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A Material History of 16th and 17th Century Icelandic Books from Paper Production to
In this project we analysed the paths of paper from its production on the European continent via the processes of writing and printing books in Iceland back to their present places of collections abroad.
We analysed watermarks of Icelandic paper, as well as the transmission of printed books produced in Iceland during the 16th and 17th centuries. Special attention wais also payed to Icelandic bindings of printed books of the period.
We focused on
a) manuscripts produced in the 16th century and manuscripts in folio-format from the 17th century, as well as charters from both 16th and 17th centuries (paper history),
b) the book collections initiated by Sir Joseph Banks and Heinrich Erkes, today kept in libraries in London and Cologne (book history),
c) manuscripts that are connected to the family of Séra Jón Arason frá Vatnsfirði (Vatnsfjörður-manuscripts).
Our theoretical background was deeply rooted in material philology, object biography and paper history. We hope to contribute towards manuscript and book history, history of objects and collections, social and economic history and material philology.
The project ran from 1 April 2018 until 31 March 2021 and was funded by the Icelandic Research Fund under the grant number 184961-051. The watermark imaging with a hyperspectral camera was funded by the Gerda Henkel Stiftung.
PAPER HISTORY: Paper Trails to Iceland
In this part of the project our focus was on the actual production and sale of paper to Iceland during the 16th and 17th centuries. Our research questions were:
- Where and when was the paper produced?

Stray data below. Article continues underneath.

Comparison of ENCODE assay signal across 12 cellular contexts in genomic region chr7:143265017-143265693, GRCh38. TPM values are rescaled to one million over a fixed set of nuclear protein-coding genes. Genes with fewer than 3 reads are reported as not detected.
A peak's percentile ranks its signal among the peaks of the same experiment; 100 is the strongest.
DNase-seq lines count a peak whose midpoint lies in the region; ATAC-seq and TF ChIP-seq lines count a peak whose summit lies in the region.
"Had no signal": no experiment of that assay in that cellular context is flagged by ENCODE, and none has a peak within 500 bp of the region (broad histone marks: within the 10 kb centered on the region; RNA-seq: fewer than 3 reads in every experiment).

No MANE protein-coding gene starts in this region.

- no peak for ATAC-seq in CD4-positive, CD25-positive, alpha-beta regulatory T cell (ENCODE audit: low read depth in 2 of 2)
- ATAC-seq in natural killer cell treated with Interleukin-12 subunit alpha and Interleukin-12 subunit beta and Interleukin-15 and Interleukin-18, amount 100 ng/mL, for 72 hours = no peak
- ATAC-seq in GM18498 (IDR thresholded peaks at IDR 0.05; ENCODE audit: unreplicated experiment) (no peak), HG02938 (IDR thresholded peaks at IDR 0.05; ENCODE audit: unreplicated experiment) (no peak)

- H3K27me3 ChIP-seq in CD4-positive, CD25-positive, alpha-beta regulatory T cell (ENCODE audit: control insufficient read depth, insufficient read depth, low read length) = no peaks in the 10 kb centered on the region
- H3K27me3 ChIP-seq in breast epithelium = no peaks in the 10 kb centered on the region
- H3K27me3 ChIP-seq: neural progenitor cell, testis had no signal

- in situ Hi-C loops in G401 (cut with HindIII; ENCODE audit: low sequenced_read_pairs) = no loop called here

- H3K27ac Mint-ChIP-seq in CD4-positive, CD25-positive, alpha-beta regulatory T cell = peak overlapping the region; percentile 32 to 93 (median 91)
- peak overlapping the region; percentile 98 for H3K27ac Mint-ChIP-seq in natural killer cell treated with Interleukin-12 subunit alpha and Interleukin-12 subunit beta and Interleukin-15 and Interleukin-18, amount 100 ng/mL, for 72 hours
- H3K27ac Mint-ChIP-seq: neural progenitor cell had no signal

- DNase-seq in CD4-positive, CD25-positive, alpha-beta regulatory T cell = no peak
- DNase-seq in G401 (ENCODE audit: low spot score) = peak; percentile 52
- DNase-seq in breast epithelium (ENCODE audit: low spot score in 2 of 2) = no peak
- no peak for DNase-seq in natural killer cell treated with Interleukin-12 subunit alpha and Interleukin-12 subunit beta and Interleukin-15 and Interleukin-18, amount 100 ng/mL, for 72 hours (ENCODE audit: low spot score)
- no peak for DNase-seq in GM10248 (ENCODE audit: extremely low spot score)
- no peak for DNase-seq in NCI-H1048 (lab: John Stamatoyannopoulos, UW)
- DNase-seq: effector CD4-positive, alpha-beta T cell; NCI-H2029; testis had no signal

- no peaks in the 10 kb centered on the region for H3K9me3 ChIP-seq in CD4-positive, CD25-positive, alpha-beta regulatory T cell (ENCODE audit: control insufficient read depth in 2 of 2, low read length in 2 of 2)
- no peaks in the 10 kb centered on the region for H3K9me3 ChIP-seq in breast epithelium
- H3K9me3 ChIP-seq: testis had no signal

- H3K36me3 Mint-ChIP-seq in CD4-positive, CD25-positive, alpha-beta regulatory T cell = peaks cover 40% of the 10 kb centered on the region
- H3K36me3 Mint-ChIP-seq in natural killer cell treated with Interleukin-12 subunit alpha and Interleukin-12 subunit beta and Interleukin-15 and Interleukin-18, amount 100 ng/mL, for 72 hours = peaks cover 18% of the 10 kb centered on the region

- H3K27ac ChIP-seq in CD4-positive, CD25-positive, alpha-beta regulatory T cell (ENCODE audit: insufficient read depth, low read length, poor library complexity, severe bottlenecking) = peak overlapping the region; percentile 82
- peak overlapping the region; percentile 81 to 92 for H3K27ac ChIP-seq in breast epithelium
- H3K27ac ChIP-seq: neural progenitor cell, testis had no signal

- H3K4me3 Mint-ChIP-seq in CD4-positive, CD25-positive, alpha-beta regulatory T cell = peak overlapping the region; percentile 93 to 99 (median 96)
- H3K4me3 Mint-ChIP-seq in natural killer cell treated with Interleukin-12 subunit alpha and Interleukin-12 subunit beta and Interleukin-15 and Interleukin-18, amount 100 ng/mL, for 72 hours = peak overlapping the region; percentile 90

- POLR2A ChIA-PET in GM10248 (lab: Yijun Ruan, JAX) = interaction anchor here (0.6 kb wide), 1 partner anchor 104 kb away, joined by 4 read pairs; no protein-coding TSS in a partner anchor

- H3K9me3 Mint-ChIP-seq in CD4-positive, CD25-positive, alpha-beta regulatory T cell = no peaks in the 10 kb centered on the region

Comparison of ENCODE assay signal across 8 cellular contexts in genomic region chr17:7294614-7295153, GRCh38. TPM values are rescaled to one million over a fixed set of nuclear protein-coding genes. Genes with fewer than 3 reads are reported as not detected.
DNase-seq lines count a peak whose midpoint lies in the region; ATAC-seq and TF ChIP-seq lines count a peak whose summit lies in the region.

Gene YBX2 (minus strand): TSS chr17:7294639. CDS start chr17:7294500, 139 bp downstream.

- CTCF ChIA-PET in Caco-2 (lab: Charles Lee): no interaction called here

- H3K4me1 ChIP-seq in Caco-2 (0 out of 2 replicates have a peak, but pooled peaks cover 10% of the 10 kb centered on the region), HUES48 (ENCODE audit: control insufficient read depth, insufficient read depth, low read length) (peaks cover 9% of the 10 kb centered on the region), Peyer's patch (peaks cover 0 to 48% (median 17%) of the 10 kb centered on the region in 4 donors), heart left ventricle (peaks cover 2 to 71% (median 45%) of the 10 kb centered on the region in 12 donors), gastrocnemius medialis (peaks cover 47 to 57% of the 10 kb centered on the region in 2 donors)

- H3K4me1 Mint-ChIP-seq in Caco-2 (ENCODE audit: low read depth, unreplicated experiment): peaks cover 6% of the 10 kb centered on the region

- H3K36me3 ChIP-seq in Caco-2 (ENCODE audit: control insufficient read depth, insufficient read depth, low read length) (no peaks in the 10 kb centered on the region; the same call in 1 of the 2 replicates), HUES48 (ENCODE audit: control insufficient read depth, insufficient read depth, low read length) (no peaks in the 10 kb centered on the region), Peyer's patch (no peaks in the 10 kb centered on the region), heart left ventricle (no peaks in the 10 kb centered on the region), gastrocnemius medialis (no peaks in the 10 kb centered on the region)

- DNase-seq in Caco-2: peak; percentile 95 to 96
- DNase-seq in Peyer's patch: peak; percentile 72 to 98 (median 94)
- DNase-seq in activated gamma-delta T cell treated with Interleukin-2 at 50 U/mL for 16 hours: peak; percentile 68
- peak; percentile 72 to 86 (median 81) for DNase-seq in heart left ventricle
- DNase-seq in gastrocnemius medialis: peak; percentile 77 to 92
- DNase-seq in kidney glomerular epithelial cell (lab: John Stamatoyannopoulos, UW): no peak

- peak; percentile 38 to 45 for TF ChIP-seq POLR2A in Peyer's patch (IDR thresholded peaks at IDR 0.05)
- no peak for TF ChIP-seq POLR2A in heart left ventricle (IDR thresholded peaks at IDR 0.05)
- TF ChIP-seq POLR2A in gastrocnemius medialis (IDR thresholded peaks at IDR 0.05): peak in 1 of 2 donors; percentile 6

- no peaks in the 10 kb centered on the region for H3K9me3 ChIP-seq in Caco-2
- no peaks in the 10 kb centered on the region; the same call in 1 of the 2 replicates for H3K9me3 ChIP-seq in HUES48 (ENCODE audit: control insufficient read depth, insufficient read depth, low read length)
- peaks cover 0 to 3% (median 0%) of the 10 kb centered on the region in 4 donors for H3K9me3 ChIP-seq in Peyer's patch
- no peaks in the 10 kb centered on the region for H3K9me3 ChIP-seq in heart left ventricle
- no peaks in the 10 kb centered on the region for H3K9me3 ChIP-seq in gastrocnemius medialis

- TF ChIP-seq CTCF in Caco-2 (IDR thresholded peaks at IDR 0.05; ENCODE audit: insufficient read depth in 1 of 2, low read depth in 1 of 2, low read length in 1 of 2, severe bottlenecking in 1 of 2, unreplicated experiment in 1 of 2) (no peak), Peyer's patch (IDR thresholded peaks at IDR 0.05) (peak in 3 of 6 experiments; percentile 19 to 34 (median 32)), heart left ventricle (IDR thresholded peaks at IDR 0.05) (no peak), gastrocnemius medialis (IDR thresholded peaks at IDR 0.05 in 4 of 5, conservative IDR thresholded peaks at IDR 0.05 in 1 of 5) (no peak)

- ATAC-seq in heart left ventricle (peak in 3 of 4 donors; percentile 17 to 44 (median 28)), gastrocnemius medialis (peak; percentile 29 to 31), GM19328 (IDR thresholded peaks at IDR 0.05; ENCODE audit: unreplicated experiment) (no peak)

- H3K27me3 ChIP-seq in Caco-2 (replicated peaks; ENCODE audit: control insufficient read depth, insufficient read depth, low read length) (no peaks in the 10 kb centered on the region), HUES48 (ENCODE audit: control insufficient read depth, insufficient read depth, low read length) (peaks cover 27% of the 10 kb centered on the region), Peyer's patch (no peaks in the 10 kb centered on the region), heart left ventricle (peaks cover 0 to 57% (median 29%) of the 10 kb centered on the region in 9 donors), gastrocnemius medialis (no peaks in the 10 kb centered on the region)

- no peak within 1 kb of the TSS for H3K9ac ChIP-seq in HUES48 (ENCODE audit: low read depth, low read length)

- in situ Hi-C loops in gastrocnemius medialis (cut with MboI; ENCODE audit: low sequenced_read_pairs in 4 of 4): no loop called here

- Who sold and transported it to Iceland and who bought or ordered it in Iceland?
- Were different kinds of paper used for different purposes?
- Are there differences in the systems of purchasing and transporting paper between official and private citizens of Iceland?
- Are there correlations between textual genre and paper quality?
To find answers to these questions, we analysed watermarks in paper of books, manuscripts and charters, the quality of said paper, biographical and socio-economic information on scribes, patrons and merchants, as well as official documents, official and private correspondence and information on trade, such as ledgers and customs books.
Material philology, paper history, trade history, watermark research
BOOK HISTORY: Paper Trails from Iceland
In this part of our project our focus was on the paths that Icelandic books and manuscripts took once they left the island. We analysed:
- Who were the owners and users of the books in Iceland? Are there traces of multiple ownership?
- Who were the agents involved in the acquisition and circulation of books?
- Which aspects influence the acquisition and circulation, as well as the parameters of collection? Is it rather institutional, economic or private relations? What was the motivation to build up an Icelandic collection abroad and bequeath it to an institution?
- Who did the later binding of the books that were initially sold unbound?
To find answers to these questions, we analysed ownership statements, marginalia, bindings and later additions to the bindings, as well as fragments contained in the books and manuscripts, auction catalogues, official and private correspondance of owners, etc. The collections of Sir Joseph Banks (1742-1820), now at the British Library in London, and Heinrich Erkes (1864-1932), now at the University Library of Cologne, served as examples of important Islandica collections on the continent.
Object history, material philology, collection history, bindings
VATNSFJÖRÐUR-MANUSCRIPTS: Paper Trails in Iceland
In this part of the project we will analyse the watermarks of manuscripts connected to the family of Séra Jón Arason (1606-1673) frá Vatnsfirði in the Westfjords. Several family members played an important role in post-medieval Icelandic manuscript culture, most notably Magnús Jónsson (1637-1702) í Vigur. Today, there are c. 30 manuscripts extant that are connected to members of the Vatnsfjörður-family. The connection to the family is clear with some manuscripts, however, with others their connection is uncertain. It is our aim to compare the watermarks of manuscripts with uncertain connections with the watermarks of manuscripts with proven connections. Thus, we hope that we can either prove or refute the ties with the Vatnsfjörður-family.
Manuscript culture, paper history, watermark research.
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